Grahamstown

Dean’s Letter, May 21 2017

Dear Cathedral family

This coming week, Bishop Ebenezer will be travelling to Wittenberg, Germany, to represent ACSA at an event to mark the 500th anniversary of the Reformation. The event is being organised by the World Council of Churches, and Bishop Ebenezer is the ACSA representative on this body. The Reformation began in 1517, with Martin Luther’s posting of his “95 Theses” on the church door at Wittenberg, on October 31st, 1517.

In a recent article on the Reformation, Richard Gunderman, who is the Chancellor’s Professor of Medicine, Liberal Arts, and Philanthropy, Indiana University (USA), writes:

“The 95 Theses critiqued the church’s sale of indulgences, which Luther regarded as a form of corruption. By Luther’s time, indulgences had evolved into payments that were said to reduce punishment for sins. Luther believed that such practices only interfered with genuine repentance and discouraged people from giving to the poor. One of Luther’s most important theological contributions was the ‘priesthood of all believers’ … So powerfully did Luther’s influence reverberate down through the ages that, during a visit to Germany in 1934, Rev. Michael King Sr. chose to change both his and his son’s name to Martin Luther King. MLK Jr., namesake of the great German reformer, would make full use of the power of free speech in catalyzing the American civil rights movement…. In posting his 95 Theses, Luther was encouraging a vigorous exchange of ideas. The best community is not the one that suppresses dissent but one that challenges ideas it finds objectionable through rigorous argumentation.”[1]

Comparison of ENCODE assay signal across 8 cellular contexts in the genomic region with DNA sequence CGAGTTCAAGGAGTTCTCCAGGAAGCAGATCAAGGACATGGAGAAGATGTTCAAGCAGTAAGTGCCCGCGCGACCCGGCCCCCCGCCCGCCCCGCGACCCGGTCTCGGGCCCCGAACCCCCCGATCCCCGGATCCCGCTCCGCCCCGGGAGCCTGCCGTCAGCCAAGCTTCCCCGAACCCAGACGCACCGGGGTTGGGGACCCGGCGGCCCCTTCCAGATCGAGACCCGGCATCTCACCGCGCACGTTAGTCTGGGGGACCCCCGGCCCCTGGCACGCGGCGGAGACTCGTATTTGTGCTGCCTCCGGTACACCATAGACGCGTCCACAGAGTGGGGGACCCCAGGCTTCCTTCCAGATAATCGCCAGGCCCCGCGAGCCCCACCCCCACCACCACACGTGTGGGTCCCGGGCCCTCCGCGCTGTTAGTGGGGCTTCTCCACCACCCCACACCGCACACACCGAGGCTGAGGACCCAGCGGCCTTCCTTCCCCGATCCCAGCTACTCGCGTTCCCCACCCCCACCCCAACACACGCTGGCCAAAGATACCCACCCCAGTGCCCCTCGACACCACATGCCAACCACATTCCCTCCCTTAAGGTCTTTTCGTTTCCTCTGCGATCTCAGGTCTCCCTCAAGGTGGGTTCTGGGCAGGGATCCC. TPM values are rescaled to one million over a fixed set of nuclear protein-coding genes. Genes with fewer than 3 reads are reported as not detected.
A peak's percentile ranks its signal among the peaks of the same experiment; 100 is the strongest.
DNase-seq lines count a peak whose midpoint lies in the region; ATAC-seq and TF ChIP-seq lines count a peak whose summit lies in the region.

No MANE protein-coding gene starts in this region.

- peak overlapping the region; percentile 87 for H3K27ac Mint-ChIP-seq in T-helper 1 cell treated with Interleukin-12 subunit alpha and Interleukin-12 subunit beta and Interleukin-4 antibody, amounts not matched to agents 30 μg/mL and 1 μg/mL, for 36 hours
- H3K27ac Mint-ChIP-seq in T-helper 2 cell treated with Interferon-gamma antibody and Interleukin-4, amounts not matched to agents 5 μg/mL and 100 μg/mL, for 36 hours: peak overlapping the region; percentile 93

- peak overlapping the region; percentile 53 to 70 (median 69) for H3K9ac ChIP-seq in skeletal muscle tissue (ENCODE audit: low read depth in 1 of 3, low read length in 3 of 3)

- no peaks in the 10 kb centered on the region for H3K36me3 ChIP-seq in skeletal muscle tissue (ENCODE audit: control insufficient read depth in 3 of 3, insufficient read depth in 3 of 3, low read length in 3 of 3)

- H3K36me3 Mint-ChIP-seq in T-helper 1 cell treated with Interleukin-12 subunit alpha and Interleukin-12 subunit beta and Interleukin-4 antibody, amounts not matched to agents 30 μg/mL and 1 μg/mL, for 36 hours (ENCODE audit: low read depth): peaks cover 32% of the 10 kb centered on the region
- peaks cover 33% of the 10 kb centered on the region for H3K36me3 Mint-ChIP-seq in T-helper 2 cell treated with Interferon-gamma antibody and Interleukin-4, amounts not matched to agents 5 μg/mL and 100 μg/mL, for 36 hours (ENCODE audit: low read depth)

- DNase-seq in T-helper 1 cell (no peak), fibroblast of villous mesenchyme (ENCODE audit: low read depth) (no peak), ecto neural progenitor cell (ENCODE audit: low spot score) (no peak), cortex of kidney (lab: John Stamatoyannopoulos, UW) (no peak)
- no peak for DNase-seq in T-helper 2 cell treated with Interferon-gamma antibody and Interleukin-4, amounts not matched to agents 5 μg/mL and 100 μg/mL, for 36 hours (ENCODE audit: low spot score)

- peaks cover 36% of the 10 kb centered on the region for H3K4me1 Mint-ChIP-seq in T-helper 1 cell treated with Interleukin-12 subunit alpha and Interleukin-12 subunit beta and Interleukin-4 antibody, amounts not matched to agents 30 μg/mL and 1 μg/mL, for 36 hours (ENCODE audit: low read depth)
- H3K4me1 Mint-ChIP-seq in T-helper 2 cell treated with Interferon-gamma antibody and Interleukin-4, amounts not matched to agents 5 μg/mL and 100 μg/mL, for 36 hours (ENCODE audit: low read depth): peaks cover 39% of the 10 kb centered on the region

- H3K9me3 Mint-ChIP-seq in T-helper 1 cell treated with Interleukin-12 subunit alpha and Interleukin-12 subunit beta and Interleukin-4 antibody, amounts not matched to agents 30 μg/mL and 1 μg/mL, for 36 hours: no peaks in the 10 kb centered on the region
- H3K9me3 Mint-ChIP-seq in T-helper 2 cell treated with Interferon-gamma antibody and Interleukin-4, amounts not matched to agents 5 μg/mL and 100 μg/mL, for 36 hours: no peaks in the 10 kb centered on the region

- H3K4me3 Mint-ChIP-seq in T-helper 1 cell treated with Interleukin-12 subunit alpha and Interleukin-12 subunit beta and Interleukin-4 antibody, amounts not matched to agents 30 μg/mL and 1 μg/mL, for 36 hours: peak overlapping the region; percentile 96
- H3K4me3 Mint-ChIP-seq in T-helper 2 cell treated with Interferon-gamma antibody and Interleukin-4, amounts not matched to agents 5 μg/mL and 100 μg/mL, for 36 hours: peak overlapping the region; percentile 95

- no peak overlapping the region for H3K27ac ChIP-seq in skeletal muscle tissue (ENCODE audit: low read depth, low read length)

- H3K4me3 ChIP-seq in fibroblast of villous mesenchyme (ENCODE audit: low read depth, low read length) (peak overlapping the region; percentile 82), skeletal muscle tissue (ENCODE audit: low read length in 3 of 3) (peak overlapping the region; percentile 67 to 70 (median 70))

The Reformation marked the beginning of the division of Western Christianity into the Protestant churches, and the Roman Catholic Church. As Anglicans, we stand in the middle of this divide: we embrace both Catholic and Reformed (Protestant) theological thought; we see our roots as going back to the early church of the apostles, and in the pre-Reformation Roman Catholic Church; we acknowledge the place of reason and tradition, together with scripture, in hearing and discerning the will of God and the mind of Christ; as the Anglican Communion we are a fellowship of self-governing independent ecclesiastical Provinces, without a central figure such as the Pope, as our source of authority and doctrine. Holding together in unity in the midst of diversity as the Anglican Communion is not always easy. The Archbishop of Canterbury (and each bishop in his/her diocese) is a focus of unity for all Anglicans. Bishops are called “to further the unity of the church, to banish error, to proclaim the demands of justice and to lead God’s people in their mission to the world.”[2]

One of the sad consequences of the Reformation was the splintering of the body of Christ into different churches and numerous denominations, a splintering that continues today with the many churches that spring up all around us. How do we hold it all together? Is there room for diversity within one church? Are there better ways of doing church? Do any have the perfect answer?

My love to you all

[1] The Conversation. May 16th, 2017

[2] The Charge to the Bishop-elect, An Anglican Prayer Book 1989, pg 597-8, #66